Book of my days


I’m making a journal for the new year, which as the Solstice starts a new moon too, I began from it then. I’m enjoying the making process, and it’s another invented as it goes along adventure. And like all the rest of them, it’s a work in progress that isn’t exactly finished (the making stage) before beginning (the using stage). Kinda overlapped.

Over the years I’ve used regular diaries, journals, notebooks, sketchbooks, heaps of loose paper and the backs of envelopes to record the events, the thoughts and feelings, the minutiae, that collectively forms my days. On assessing the amount of rescued and recycled paper I’ve amassed, this time I decided to make my own book. I was surprised how easy it turned out to be. If you’ve ever considered doing this, here’s how I did mine…

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Obsolete letterheads, beheaded.


Here’s a thing about shop bought books – you wanna stick in new bits and pages, lists and the like, scrips and scraps and souvenirs and reminders. So either you gotta make space by extracting some of the pages it was bought with often leaving the binding loose and flimsy or severed and prone to accidental page-drop…. Or you live with a bulging wedge shaped book that won’t shut flat. Which is fine, in both cases, absolutely fine.

But if it’s a book of my own inventing… can I bypass that whole thing?

This fitted with the predicament of using recycled letterheads: once the letterheaded part was sliced off, the resulting folded in half size makes for fairly small pages. Not so compatible with big loopy writing that makes up words who need space to play in. So here comes the multipurpose wide page/thin page idea!

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I’m thinking the thin pages will be ideal for post it notes and small folded pages to be stuck in. And they are list shaped too and I love a good list! Consequently my book is starting it in the reverse wedge shape and will, in time, plump out into a flat book shape.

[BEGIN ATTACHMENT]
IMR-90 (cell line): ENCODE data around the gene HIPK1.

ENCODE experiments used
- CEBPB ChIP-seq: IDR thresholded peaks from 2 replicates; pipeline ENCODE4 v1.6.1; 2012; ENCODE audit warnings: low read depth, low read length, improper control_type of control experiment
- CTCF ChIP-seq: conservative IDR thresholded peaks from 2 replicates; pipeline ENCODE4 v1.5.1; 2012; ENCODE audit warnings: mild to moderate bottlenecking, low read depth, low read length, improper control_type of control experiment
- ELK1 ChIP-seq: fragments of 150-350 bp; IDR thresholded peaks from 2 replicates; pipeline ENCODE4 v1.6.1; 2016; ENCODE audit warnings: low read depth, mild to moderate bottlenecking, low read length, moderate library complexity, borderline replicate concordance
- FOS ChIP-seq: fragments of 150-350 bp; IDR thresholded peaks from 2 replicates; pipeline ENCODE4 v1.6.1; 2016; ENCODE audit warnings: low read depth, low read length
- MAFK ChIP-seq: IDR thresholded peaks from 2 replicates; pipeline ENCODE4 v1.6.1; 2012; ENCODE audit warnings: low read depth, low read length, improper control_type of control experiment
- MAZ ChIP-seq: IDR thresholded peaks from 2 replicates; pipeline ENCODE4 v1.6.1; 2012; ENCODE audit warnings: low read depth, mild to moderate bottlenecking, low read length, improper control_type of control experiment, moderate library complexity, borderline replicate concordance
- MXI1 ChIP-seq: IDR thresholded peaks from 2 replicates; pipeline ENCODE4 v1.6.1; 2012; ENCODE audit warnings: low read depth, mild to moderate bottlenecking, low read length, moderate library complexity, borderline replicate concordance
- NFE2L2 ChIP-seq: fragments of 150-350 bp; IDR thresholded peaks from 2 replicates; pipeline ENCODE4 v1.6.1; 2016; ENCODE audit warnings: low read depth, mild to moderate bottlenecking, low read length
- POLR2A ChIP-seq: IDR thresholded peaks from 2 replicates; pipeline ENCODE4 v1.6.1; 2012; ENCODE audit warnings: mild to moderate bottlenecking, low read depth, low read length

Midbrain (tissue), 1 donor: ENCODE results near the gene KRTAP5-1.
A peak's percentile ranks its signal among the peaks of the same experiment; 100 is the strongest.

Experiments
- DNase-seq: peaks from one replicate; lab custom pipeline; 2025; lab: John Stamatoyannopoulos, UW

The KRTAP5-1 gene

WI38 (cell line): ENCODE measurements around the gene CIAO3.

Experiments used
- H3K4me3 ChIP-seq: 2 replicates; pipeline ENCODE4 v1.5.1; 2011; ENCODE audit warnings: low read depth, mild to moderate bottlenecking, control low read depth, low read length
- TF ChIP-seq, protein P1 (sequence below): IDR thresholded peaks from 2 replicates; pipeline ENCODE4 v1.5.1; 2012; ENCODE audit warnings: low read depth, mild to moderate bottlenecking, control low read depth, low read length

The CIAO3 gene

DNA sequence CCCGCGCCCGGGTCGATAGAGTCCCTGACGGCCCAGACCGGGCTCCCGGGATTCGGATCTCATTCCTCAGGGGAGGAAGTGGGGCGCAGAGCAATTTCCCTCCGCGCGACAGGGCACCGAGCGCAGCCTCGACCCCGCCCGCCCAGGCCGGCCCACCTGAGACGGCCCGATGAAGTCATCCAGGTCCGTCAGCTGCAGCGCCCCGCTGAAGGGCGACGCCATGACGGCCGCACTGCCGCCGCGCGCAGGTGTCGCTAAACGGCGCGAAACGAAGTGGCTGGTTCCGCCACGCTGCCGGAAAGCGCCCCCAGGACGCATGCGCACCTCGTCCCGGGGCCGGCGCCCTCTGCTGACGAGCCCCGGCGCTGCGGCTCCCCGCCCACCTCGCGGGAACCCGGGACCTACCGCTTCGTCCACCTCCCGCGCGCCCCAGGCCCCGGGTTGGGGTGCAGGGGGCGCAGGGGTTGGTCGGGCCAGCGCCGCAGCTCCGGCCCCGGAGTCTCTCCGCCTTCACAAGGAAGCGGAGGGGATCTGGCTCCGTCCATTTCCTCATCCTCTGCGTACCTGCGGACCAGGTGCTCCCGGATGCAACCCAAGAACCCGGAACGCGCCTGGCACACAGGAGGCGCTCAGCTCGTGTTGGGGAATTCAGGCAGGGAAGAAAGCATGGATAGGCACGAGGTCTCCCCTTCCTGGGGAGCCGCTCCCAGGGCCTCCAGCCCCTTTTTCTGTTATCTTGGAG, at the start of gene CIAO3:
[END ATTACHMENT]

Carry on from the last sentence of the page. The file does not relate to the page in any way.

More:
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The actual binding part (this is Coptic, but there are numerous ways to string a book here). My teacher is Sea Lemon. She is very neat and precise and I am not, so please don’t judge her instruction by my results! I looked at a few how to videos and found hers the simplest to follow. Then went ahead, broke all the rules, and did my own thing loosely based on this technique. People fall into two camps: those who embrace the slapdash yet sturdy approach and those who wince at the evidently hand cobbled outcome. If you fall into the latter camp, brace yourself, or click away now.


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measured, templated, holes completely off the line. idk. Accuracy just isn’t in my DNA. And wonky works too.


The paper is neatly cut to size approximately and the stringing holes were measured. Perhaps not really accurately. The knots are good and knotty.


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Not beautiful, but workable. I’ll settle for that. Neatfreaks: please Tut now.


I guess my reasons for sharing the guts of this cobbled affair with you is to say – If you’re at all interested in converting a pile of unwanted paper into a book you can use for whatever you fancy – scrap booking, journaling, some form of record keeping or and fancy schmancy writing and drawing doings – then even if you’re a careless, cack-handed hurrier like me – it can be done! Go and give it a whizz. If it doesn’t work…? well if the paper was already destined for the recycling box then you only postponed its destiny, used up a little but of time and in all likelihood learnt some useful life lessons along the way.

 

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